Historical and recent earthquakes in Central America

A comprehensive data base of about 17000 historical and recent earthquakes has been established for the Central American region, based on existing research and reports from Guatemala, El Salvador, Honduras, Nicaragua, Costa Rica and Panama. The catalog includes known damaging historic earthquakes, a...

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Autores Principales: Rojas Quesada, Wilfredo, Bungum, Hilmar, Lindholm, Conrad
Formato: Artículo
Idioma: Inglés
Publicado: Universidad de Costa Rica 2011
Acceso en línea: http://revistas.ucr.ac.cr/index.php/geologica/article/view/13242
http://hdl.handle.net/10669/22570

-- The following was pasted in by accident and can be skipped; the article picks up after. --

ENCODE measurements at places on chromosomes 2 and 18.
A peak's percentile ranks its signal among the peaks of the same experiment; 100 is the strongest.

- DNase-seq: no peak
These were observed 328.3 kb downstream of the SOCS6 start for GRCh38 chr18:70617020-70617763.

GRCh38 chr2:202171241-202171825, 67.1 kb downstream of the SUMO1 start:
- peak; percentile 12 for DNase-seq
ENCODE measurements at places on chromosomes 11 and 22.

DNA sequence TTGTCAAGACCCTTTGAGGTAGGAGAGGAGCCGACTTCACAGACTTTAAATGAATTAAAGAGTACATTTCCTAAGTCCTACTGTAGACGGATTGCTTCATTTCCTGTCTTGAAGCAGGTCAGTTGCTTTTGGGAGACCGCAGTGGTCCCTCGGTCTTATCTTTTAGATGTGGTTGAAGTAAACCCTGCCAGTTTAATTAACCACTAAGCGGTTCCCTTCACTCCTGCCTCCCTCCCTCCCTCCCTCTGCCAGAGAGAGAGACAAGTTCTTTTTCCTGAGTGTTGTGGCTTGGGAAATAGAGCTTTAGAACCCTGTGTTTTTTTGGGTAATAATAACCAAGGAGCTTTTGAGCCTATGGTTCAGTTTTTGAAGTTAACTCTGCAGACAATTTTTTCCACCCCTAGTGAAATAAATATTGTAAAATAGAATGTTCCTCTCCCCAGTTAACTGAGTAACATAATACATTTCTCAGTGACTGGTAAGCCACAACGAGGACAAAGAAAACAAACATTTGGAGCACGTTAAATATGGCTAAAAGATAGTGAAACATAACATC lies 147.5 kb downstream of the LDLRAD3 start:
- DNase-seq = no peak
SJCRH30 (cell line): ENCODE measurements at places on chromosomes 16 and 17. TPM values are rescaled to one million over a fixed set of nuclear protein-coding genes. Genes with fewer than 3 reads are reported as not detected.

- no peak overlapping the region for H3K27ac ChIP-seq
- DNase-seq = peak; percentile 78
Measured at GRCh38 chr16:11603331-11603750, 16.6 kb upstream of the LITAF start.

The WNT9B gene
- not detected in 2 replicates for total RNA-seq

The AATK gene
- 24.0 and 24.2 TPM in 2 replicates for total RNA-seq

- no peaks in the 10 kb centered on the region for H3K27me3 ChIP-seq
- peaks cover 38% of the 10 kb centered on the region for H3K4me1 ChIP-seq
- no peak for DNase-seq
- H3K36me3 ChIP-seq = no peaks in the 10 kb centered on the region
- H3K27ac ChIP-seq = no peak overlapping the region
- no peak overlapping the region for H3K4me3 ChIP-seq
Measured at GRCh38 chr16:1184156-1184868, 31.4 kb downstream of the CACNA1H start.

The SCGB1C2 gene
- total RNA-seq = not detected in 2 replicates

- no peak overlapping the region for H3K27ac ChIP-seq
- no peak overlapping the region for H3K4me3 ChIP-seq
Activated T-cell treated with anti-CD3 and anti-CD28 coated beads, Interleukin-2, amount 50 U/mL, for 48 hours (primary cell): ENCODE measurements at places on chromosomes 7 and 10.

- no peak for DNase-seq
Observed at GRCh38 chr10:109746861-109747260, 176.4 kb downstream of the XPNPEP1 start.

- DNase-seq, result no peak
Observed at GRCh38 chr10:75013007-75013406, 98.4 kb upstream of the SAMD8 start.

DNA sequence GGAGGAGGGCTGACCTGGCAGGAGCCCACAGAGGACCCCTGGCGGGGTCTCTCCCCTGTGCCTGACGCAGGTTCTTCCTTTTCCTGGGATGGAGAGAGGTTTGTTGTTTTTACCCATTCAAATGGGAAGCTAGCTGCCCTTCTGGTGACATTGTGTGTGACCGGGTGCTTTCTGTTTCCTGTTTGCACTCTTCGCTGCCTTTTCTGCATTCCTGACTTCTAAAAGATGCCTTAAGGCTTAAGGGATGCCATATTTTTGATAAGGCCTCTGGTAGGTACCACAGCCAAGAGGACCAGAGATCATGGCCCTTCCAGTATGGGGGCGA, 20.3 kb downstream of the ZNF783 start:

Sumario: A comprehensive data base of about 17000 historical and recent earthquakes has been established for the Central American region, based on existing research and reports from Guatemala, El Salvador, Honduras, Nicaragua, Costa Rica and Panama. The catalog includes known damaging historic earthquakes, as well as the more important of the recent data, including both macroseismic and instrumental observations. The catalog starts in the beginning of the 16th century and is limited to macroseismic data (reeported phenomena and associated damage) until 1902, while it for the time since then contains both macroseismic and instrumental observations. Recent local network solutions are normally included only for events above magnitude 3.5.The new catalog is considered to be reasonable complet for earthquakes with magnitudes MS ≥5.5 back to around year 1900, and for MS  ≥7 back to around year 1820, and it should have the capabilities of further assisting the ongoing efforts towards a more reliable evaluation of the seismogenic potentials in the region. The catalog infomation has been used in this paper for developing new relations between body wave magnitude mb and surface wave magnitude MS, between mb and local magnitude ML, and between MS and ML. New relations have also been developed between mb, MS and ML and maximum intensity Imax, between ML and felt radius, and between ML and felt area for intensity levels between III and VIII. Such relations are potentially important for a further development and improvement of the magnitude assessments for both newer and older earthquakes, as well as for many questions related to earthquake engineering.